In Costa Rica, we did a tour to learn how chocolate is made. Did you know the main ingredient in chocolate comes from a fruit? Did you know part of the process of making chocolate involves natural yeasts and bacteria? We learned several surprising things about chocolate – and of course enjoyed tasting some things as we went.
Jamie created the video above for her blog that shows the basic process. In her video, you can see the cacao fruit – it’s about the shape and size of a football (or a papaya), and it has seeds inside about the size of grapes (the picture below shows the inside of a cacao fruit). We tasted the outside of a seed – you can’t swallow them, but there’s a fruit pulp around them that tastes tropical – kind of like a mango.
Cacao is grown in tropical regions (that is, areas close to the equator), such as here in Costa Rica.
After the fruit pods are harvested, what happens next?
1. The wet, pulpy seeds are fermented – basically, left alone in a warm place. It’s similar to the process of fermenting milk to make yogurt. The natural yeasts and bacteria interact with the cacao beans, typically for four to seven days.
2. Then, the seeds are dried. Here in Costa Rica, they’re dried in the sun.
3. Next, the beans are roasted — just like toasting them in the oven.
4. Then the beans are cracked and de-shelled. Here is a short video (from Jamie’s video) of the machine that separates the shells from the beans.
The shells, which are lighter, are blown away from the heavier beans. After this process, the shells are discarded (and often recycled into mulch for gardens), leaving only the cacao beans, or “nibs.” Here is a photo of the machine that separates the shells from the beans with a lot of blown air.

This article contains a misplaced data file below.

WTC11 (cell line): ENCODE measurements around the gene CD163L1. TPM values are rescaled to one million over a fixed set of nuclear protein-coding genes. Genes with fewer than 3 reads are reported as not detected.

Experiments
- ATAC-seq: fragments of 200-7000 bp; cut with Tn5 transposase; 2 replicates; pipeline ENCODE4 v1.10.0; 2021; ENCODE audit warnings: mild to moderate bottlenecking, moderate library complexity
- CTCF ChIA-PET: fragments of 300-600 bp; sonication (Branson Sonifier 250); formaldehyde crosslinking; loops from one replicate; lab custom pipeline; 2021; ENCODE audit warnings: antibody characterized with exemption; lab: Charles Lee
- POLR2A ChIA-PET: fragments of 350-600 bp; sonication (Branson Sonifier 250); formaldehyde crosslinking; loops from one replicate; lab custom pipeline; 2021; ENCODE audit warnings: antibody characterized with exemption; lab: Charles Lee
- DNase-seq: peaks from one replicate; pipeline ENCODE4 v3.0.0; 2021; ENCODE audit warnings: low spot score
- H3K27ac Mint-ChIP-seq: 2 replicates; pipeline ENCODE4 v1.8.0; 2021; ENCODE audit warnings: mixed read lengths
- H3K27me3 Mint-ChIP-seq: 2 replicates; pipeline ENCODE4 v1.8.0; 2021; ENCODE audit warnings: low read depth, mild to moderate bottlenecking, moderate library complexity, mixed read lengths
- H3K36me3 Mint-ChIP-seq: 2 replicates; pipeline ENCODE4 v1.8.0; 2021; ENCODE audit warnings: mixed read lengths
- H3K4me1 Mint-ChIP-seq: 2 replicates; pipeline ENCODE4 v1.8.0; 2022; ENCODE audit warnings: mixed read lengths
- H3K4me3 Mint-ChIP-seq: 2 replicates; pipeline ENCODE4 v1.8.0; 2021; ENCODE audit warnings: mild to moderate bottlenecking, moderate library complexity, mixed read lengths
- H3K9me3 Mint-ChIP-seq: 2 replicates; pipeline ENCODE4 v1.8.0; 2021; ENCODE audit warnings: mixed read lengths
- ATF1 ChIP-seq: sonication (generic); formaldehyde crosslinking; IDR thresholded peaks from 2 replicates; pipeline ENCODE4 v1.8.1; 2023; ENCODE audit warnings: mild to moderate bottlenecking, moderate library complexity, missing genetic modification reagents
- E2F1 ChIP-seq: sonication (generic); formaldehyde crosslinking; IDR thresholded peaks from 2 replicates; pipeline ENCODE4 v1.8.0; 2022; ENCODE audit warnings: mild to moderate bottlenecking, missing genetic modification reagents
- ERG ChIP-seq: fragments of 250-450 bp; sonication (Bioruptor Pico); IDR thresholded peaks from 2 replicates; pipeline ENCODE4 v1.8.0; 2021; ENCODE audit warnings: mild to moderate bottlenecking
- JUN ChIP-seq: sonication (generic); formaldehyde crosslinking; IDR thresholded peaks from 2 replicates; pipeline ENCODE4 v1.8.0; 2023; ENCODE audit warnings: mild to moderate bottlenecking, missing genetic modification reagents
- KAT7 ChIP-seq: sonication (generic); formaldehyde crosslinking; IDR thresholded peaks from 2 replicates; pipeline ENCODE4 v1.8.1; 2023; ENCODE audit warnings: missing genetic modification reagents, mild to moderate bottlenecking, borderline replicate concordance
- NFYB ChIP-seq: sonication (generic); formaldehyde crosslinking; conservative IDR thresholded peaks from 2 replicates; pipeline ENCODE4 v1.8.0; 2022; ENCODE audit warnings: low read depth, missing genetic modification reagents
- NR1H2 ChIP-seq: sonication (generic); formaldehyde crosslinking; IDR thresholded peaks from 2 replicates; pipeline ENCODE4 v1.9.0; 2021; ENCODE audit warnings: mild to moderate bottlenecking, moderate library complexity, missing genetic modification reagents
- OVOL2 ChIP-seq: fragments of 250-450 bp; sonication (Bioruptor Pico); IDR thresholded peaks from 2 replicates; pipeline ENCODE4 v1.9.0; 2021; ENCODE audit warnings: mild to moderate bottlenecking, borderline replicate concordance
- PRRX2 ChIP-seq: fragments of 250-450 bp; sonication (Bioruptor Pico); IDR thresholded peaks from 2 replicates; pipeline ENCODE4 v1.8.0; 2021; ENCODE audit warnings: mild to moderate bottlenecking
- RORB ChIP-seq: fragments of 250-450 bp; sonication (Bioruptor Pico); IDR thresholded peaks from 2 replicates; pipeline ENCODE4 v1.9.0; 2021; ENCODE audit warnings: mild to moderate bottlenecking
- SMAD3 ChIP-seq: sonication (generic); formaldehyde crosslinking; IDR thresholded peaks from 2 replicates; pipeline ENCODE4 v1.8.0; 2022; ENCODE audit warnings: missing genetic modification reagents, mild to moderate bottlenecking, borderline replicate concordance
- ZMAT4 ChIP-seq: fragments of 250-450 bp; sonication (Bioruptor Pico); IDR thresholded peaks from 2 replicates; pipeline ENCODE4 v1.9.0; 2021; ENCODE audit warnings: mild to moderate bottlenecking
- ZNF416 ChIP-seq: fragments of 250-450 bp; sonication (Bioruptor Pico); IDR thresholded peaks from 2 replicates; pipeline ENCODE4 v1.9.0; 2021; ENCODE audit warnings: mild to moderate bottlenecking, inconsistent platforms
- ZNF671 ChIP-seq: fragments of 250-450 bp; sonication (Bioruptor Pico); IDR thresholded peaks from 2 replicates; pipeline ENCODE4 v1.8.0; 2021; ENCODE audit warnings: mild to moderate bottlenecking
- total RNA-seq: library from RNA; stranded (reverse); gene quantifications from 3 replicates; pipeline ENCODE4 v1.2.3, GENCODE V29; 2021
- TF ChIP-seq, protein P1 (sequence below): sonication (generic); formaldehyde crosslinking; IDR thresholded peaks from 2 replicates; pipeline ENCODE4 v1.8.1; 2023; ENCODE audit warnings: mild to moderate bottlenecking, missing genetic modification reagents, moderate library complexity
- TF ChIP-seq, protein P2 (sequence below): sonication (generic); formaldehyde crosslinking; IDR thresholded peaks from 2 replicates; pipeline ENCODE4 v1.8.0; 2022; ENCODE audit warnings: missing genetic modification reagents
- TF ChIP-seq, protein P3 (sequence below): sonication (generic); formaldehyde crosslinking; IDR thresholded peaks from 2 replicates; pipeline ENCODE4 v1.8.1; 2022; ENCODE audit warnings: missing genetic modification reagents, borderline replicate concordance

5. After that, the remaining cacao nibs are ground. Before cacao became a commercial product, they were ground by hand. Now, grinders like the one in the photo above are used. The heat created by the friction from grinding melts the chocolate, creating a smooth liquid.
6. To make chocolate, ingredients such as sugar, milk and vanilla are added. Some chocolate bars show a percentage (like 88 percent or 65 percent). The larger numbers mean that more cacao is added. An 88 percent dark chocolate bar would have more cacao, and a stronger, more bitter chocolate taste. Many dark chocolate bars are about 65 percent cacao. Milk chocolate has a lower percentage of cacao – around 30 percent – and includes milk, vanilla and generally a higher sugar content.
Later, we did some more research, and talked about “fair trade” chocolate. Fair trade is a system that makes sure that farmers are paid a fair amount of money for their cacao beans. It also helps to make sure workers are treated fairly — on some farms, children do a lot of the work, instead of going to school, and fair trade systems work to prevent that.
We also found out that chocolate is a very water-intensive product — meaning it takes a lot of water to produce. Every manufacturer uses a different process and recipe, but it can take 190 gallons of water to make just one chocolate bar.
So we’re going to make sure we look for fair trade chocolates. And we’ll savor our chocolates and enjoy them in moderation, now that we know a little more about what it takes to make it. (It also gives us a good reason not to waste a single bite.)
- These are a few countries where cacao is grown: Costa Rica, Ghana and Indonesia. Find them on a map or globe. Do these countries have anything in common?
- What is the difference between dark chocolate and milk chocolate?
- What is fermentation?
- Here are pictures of the wrapper from a chocolate bar made where we took our tour.
Find a commercially-made candy bar. Can you find cacao (or cocoa) as an ingredient? What other ingredients are added?
Here’s a link to the place where we took our chocolate tour, Café Cabure. There’s a lot of other good information on their website.